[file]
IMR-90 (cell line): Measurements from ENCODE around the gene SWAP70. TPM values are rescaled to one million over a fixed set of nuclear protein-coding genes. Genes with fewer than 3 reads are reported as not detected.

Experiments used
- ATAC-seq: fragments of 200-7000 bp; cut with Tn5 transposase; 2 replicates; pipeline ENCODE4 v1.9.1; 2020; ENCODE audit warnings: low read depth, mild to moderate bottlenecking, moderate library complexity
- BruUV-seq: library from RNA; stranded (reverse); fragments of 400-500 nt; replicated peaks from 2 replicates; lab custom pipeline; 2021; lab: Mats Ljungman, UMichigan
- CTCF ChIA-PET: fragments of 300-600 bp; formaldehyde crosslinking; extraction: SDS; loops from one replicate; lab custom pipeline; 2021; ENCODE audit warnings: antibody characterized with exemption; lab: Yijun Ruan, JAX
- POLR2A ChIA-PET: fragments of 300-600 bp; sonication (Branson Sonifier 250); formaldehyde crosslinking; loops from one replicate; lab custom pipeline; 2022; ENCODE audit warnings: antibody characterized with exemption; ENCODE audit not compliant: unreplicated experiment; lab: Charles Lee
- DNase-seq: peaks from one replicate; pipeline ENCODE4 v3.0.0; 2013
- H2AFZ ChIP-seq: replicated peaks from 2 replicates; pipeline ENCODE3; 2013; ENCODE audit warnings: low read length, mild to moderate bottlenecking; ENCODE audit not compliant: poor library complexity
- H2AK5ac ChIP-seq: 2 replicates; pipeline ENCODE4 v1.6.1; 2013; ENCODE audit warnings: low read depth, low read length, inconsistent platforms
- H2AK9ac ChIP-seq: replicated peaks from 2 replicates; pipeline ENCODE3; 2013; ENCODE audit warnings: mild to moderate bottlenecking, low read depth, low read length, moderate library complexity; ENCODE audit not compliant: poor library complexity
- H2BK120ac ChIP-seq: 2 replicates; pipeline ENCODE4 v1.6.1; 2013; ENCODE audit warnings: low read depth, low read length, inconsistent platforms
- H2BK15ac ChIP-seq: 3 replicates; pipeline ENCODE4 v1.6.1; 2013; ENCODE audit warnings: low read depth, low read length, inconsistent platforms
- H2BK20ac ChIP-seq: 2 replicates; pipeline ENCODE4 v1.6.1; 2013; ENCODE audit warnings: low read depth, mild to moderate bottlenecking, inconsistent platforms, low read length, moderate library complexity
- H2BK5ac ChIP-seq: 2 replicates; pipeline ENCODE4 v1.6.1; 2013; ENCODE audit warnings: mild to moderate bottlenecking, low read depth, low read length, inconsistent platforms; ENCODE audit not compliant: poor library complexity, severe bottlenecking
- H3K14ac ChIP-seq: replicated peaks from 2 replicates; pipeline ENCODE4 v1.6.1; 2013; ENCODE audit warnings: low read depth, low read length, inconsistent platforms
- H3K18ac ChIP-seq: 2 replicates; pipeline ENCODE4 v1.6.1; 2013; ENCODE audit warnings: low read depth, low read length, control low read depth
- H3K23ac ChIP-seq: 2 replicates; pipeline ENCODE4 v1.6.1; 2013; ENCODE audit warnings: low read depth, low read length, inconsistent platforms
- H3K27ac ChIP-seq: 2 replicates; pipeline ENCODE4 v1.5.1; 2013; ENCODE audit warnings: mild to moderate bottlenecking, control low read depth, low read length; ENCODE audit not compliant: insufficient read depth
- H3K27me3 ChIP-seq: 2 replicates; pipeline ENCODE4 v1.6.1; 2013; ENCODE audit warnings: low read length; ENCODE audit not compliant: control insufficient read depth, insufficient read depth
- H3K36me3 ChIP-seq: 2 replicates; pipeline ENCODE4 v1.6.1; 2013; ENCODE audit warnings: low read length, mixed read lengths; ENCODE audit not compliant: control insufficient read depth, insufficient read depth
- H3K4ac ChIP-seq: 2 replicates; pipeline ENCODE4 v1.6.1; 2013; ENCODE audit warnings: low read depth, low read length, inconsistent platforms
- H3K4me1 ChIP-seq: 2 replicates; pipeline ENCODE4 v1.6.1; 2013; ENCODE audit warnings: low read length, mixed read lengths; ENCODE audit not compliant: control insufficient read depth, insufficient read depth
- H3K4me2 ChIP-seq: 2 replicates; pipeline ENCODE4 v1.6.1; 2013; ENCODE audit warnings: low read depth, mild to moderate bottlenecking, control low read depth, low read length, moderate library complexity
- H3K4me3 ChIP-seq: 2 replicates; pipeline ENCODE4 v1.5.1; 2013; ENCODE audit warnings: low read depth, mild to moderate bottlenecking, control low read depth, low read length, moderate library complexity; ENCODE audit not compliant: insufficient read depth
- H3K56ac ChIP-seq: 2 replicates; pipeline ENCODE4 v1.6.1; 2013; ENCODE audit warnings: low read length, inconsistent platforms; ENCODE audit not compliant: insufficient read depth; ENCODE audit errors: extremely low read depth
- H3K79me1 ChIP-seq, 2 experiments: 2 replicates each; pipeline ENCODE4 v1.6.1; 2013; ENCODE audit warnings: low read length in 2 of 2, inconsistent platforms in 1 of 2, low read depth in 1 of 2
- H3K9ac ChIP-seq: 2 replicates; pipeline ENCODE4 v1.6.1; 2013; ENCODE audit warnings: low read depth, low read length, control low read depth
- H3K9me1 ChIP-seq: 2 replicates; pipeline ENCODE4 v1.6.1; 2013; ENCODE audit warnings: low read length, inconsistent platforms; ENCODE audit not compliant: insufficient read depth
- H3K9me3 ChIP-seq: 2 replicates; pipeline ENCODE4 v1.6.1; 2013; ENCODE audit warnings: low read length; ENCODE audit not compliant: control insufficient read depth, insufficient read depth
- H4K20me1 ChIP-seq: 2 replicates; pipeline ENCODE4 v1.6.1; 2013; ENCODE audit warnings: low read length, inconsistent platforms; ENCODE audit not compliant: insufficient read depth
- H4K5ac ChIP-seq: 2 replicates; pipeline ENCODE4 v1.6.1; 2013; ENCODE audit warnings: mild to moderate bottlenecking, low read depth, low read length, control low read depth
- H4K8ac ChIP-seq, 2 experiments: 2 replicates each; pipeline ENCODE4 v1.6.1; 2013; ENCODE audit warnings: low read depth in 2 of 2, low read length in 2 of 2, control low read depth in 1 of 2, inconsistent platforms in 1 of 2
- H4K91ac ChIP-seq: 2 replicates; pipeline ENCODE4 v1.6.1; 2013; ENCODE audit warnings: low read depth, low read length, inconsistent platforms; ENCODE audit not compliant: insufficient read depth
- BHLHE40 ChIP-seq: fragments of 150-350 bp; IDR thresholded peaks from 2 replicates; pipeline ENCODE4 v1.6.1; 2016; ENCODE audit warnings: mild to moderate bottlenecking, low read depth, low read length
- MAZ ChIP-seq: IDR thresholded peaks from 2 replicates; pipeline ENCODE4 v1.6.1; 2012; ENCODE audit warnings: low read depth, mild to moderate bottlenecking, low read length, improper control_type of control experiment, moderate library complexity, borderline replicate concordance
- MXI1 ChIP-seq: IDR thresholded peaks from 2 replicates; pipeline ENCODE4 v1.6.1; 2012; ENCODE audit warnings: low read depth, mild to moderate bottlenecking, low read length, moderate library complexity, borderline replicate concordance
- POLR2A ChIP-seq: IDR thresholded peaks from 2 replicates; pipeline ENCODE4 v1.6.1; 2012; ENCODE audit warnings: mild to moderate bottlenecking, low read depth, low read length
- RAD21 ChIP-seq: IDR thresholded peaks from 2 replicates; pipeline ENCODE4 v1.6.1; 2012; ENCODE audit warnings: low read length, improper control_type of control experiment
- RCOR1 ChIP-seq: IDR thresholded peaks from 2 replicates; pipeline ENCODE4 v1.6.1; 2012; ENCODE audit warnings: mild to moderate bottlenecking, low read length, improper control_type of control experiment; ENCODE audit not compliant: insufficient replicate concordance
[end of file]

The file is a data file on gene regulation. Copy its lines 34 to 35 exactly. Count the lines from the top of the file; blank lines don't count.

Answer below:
- BHLHE40 ChIP-seq: fragments of 150-350 bp; IDR thresholded peaks from 2 replicates; pipeline ENCODE4 v1.6.1; 2016; ENCODE audit warnings: mild to moderate bottlenecking, low read depth, low read length
- MAZ ChIP-seq: IDR thresholded peaks from 2 replicates; pipeline ENCODE4 v1.6.1; 2012; ENCODE audit warnings: low read depth, mild to moderate bottlenecking, low read length, improper control_type of control experiment, moderate library complexity, borderline replicate concordance